I don't want to post homework until we've introduced the new axioms. However, give a try to sections 2.1-2.5. You'll find it hard going, but we'll familiarize ourselves with that stuff, and that will help us learn the material together. I'll post a homework next week.

April 3
Homework. Complete the following. They are informal, because we haven't specified a language, but you can manage them I think.
  1. Consider a model concerned with numbers. For each of the following, give an example of a relations that satisfies the predicate. The relation will be an ordered n-tuple for an arity n predicate, written between "()", which we take to mean ordered set. So, for example, (3, 6) would satisfy the predicate "___ is half the size of ___."
    a. >
    b <
    c. =
    d. ... is the next largest prime number after ....
  2. Consider a model concerned with animals, including humans. For the following, give an example of a relation that satisfies the predicate. The relation will be an ordered n-tuple, written between "()", which we take to mean ordered set. You may need to fabricate, for the sake of the exercise, proper names for particular animals; just tell us what kind of animal the individual referred to is.
    a. ... is a mammal.
    b. ... is of a species that shares a common ancestor with ....
    c. ... is of a species that is extinct.
    d. ... and ... are the parents of ....
  3. Consider a model concerned with numbers. For each of the following, give an example of the n-tuple relation that would go into the function, and then the example of the one thing that would come out of the function. For example, (6, 3) in the function "+" would yield (9).
    a. +
    b. x
    c. -
    d. / [divided by]
  4. Consider a model concerned with animals, including humans. For each of the following, give an example of the n-tuple relation that would go into the function, and then the example of the one thing that would come out of the function. For example, (G. W. Bush) put into the function "father of" would yield (G. H. W. Bush).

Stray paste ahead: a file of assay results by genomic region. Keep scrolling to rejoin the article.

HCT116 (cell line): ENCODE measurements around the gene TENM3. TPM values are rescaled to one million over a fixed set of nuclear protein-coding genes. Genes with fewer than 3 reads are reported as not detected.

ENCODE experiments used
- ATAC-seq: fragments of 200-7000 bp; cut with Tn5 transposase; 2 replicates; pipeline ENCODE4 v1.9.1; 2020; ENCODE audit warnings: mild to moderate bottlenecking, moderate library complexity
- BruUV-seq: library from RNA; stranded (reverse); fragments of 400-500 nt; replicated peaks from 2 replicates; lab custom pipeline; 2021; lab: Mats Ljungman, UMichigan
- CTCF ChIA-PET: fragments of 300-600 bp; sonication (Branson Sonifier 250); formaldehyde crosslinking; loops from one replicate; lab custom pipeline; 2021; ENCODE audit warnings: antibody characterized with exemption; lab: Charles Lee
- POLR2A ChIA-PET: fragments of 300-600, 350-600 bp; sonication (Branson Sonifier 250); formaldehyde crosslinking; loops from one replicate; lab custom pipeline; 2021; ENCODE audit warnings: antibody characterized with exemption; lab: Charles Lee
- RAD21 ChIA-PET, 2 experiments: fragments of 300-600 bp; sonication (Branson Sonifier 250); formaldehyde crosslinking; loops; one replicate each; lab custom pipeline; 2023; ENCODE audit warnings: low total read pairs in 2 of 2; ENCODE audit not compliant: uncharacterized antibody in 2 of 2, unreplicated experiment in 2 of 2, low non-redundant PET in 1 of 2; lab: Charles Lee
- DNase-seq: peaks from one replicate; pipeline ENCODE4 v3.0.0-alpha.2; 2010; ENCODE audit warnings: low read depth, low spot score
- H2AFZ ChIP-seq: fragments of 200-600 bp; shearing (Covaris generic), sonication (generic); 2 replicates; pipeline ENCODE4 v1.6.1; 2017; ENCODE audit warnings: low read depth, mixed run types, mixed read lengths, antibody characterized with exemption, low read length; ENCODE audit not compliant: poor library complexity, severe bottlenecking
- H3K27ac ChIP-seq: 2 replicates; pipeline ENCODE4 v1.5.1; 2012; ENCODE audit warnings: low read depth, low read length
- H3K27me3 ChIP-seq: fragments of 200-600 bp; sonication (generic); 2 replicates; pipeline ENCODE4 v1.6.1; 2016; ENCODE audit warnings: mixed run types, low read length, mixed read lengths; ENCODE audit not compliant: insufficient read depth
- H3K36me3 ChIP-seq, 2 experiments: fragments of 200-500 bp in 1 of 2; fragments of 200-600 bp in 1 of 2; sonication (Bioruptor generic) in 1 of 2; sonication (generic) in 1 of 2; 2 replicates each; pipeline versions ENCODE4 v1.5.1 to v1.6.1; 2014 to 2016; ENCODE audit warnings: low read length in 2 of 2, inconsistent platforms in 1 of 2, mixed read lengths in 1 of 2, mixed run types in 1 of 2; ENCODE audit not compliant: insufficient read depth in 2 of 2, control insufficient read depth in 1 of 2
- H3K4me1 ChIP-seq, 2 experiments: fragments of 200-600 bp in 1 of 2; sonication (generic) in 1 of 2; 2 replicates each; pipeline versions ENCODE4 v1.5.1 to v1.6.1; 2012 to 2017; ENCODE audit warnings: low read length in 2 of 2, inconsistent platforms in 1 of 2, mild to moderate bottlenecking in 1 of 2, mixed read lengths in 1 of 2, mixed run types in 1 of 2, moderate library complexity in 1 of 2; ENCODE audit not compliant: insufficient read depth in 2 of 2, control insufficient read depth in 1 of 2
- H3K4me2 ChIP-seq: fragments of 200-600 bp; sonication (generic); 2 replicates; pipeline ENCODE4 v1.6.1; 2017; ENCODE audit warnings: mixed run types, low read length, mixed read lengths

a. "biological mother of ..."
    b. "biological father of ..."
    c. "biological paternal grandfather of ..."
    d. "biological maternal grandmother of ..."

10 April
I think Andy was right to suggest we dig in a little onto the object language, so that we get a good sense of what the axioms are empowering us to do. Using just the axioms and gen and the (new) deduction theorem, prove the following theorems. I wouldn't spend time trying to do them without the deduction theorem; it would be hard and time consuming. I think you you may find you don't need axiom 5 for these.
  1. ∀x1(B(x1) --> C(x1)) --> (∀x1B(x1) --> ∀x1C(x1))
  2. ∀x1(¬C(x1) --> ¬B(x1)) --> ∀x1(B(x1) --> C(x1))

10, 12 April
We're going to prove completeness of FOL. Here are the parts we'll prove, and what we'll just assume. Take a look at these and study a bit the path we are going to follow.
  1. Prove deduction theorem
  2. Assume consistency observation
  3. Prove proposition 2.1
  4. Prove lemma 2.12
  5. Assume Lindenbaum's lemma
  6. Assume lemma 2.15
  7. Prove proposition 2.17
  8. Prove completeness
I would read and review chapter 2 up to the completeness proof (and the completeness and soundness proof named "Godel's Completeness Proof").

After this, we'll peek at some set theory, then Peano arithmetic, and then do some modal logic. The modal logic is really fun because we can engage in some speculative metaphysics about time, possibility, necessity. I'll even tell you about zombies.

15 April
Let's start our brief tour of axiomatic set theory. Read chapter 4, section 4.1. If you feel ambitious check out sections 4.2 and 4.3. We'll pick sparsely from those.

Here are our goals for our review of the set theory:
  • explore how to create the set theory out of axioms;
  • learn some of the basic concepts, like power set, equinumerosity, and ordering;
  • peek at how you can make the numbers out of sets;
  • discuss two of the controversies (constructivism to avoid the Set Theory Antinomy; and also the issue of the axiom of choice).

17 April
Quest.

19 April
In class: review of proofs in K; review of our context (we are extending K and L for the next three topics); some examples of semi-formal set theory proofs; Cantor's Theorem.

22 April
Cantor's theorem. Constructing the natural numbers.

24 April
Homework really due!

Here are some helpful things. here are my inelegant proofs of the last two problems in a pdf.

For this homework, you need to make clever use of A3 often. Here are some hints.

For 1, note the following is a version of A3: (¬¬Fx --> ¬Gx) --> ((¬¬Fx --> Gx) --> ¬Fx). You should take note of theorem 1.11a and corollary 1.10a.

For 2, note the following instance of axiom 3: (¬Fx --> ¬(Fx --> ¬Gx)) --> ((¬Fx --> (Fx --> ¬Gx)) --> Fx). Consider also theorem 1.11c.